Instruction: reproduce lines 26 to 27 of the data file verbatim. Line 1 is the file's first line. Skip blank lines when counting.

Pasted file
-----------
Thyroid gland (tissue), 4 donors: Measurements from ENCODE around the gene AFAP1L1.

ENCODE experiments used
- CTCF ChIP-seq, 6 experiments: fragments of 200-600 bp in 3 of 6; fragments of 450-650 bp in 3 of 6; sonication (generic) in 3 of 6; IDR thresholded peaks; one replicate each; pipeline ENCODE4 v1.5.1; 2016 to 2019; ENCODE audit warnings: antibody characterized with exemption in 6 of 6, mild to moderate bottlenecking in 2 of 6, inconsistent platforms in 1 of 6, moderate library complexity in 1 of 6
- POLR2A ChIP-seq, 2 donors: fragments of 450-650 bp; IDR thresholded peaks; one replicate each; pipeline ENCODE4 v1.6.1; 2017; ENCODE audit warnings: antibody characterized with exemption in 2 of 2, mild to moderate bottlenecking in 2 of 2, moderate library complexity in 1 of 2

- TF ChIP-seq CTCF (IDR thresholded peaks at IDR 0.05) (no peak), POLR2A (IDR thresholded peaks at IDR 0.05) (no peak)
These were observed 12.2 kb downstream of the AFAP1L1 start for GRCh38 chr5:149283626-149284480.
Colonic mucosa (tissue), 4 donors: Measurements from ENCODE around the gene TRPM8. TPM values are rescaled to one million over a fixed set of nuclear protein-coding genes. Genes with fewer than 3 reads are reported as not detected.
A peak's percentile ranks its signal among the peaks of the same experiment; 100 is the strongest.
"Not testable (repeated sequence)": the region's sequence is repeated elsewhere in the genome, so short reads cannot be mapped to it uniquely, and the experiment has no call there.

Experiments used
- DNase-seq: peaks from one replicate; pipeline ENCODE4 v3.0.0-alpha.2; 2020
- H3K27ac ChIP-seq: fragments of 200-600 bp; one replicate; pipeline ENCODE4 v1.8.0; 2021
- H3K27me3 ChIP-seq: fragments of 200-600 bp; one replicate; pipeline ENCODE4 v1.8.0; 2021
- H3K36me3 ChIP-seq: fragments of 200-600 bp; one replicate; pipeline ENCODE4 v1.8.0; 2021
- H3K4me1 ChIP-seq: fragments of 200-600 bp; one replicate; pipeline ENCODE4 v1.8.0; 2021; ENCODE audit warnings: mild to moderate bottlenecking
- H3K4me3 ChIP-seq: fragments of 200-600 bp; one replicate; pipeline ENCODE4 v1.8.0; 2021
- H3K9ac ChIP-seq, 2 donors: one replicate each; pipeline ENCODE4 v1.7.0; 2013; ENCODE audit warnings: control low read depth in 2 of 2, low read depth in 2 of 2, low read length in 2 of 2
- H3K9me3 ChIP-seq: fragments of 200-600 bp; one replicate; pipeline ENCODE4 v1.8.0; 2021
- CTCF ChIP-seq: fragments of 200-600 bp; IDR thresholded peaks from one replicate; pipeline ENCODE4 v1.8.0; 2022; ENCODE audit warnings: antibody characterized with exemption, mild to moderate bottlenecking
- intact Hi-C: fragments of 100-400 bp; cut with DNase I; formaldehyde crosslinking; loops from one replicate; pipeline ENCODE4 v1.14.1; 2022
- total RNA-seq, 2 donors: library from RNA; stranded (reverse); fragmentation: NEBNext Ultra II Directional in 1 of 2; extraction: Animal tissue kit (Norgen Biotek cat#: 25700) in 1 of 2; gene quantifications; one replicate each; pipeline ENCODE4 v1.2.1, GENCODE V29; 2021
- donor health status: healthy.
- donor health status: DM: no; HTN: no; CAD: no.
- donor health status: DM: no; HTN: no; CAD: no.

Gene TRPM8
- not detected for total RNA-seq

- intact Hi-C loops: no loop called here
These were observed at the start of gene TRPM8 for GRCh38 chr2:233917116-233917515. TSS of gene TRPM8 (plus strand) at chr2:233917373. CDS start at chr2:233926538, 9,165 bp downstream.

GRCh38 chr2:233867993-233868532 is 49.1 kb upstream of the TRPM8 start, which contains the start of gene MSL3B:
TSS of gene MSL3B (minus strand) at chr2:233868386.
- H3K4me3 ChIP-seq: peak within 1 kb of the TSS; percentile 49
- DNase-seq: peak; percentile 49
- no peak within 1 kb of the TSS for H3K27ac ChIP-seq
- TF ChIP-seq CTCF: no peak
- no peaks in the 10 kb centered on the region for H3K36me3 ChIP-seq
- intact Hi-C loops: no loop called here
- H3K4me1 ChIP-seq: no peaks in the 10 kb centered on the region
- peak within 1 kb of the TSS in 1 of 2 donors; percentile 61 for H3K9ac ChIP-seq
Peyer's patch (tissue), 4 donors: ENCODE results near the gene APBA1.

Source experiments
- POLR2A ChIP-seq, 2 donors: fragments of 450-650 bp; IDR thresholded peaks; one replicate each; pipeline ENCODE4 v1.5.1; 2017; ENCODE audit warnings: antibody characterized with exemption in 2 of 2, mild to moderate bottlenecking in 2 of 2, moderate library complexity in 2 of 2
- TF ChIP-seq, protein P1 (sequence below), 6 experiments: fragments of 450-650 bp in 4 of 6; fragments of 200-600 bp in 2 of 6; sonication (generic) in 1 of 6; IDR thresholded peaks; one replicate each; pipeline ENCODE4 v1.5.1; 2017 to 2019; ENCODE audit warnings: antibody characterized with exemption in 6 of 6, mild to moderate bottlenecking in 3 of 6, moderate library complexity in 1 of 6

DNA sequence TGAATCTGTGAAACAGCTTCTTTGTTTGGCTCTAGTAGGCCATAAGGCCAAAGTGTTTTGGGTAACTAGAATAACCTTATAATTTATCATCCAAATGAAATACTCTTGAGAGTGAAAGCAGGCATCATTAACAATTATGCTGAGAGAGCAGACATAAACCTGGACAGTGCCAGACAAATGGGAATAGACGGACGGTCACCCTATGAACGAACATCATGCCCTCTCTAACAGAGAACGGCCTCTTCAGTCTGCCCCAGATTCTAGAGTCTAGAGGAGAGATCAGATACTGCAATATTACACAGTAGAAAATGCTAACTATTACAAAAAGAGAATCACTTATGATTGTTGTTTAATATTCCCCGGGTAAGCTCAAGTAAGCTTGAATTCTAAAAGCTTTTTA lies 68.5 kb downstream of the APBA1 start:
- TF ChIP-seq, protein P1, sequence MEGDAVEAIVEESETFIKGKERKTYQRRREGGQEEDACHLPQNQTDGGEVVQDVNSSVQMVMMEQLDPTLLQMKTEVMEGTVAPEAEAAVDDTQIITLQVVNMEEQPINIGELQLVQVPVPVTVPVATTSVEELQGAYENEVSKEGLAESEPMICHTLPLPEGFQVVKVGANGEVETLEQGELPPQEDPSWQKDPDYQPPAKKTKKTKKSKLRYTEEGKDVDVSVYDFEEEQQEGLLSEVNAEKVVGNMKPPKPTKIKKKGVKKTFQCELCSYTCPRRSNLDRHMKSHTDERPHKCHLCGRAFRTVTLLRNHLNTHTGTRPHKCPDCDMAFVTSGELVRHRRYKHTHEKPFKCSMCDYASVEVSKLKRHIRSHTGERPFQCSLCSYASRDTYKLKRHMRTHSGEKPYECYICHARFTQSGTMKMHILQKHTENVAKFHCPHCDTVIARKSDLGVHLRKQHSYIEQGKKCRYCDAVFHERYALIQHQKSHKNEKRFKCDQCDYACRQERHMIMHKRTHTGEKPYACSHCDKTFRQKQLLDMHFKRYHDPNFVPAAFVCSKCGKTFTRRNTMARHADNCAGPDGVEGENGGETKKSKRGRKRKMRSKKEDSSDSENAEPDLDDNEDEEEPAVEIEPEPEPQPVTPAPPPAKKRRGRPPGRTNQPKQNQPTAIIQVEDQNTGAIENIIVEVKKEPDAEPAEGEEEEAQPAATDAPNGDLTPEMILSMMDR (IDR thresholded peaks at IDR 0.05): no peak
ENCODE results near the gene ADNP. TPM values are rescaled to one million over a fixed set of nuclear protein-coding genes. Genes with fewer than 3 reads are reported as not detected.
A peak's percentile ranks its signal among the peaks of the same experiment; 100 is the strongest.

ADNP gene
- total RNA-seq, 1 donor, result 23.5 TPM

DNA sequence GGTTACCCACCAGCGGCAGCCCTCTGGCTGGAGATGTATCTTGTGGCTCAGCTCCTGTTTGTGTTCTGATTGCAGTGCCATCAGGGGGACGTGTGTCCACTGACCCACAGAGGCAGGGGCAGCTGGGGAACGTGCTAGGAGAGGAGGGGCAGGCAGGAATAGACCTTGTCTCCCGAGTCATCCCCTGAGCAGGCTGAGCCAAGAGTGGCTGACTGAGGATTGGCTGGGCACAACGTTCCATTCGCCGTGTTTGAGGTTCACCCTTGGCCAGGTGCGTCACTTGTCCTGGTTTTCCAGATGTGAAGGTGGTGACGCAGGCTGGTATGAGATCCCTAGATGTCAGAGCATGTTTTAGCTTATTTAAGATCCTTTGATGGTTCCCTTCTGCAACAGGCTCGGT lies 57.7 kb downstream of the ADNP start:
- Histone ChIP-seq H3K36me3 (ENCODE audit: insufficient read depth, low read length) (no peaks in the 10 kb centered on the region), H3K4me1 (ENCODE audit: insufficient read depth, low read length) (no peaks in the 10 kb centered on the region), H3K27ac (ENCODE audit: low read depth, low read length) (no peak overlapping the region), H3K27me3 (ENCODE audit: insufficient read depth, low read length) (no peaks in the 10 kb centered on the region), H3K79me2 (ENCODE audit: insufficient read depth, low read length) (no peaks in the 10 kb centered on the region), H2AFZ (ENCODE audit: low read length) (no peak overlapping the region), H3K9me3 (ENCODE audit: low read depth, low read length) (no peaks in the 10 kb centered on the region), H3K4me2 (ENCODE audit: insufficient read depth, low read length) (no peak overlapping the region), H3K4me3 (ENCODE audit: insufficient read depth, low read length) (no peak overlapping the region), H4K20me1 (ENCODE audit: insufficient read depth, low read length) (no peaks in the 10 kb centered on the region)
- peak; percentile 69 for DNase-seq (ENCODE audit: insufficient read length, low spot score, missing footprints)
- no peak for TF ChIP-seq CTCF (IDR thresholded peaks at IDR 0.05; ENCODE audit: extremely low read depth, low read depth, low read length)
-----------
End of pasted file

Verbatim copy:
- not detected for total RNA-seq

- intact Hi-C loops: no loop called here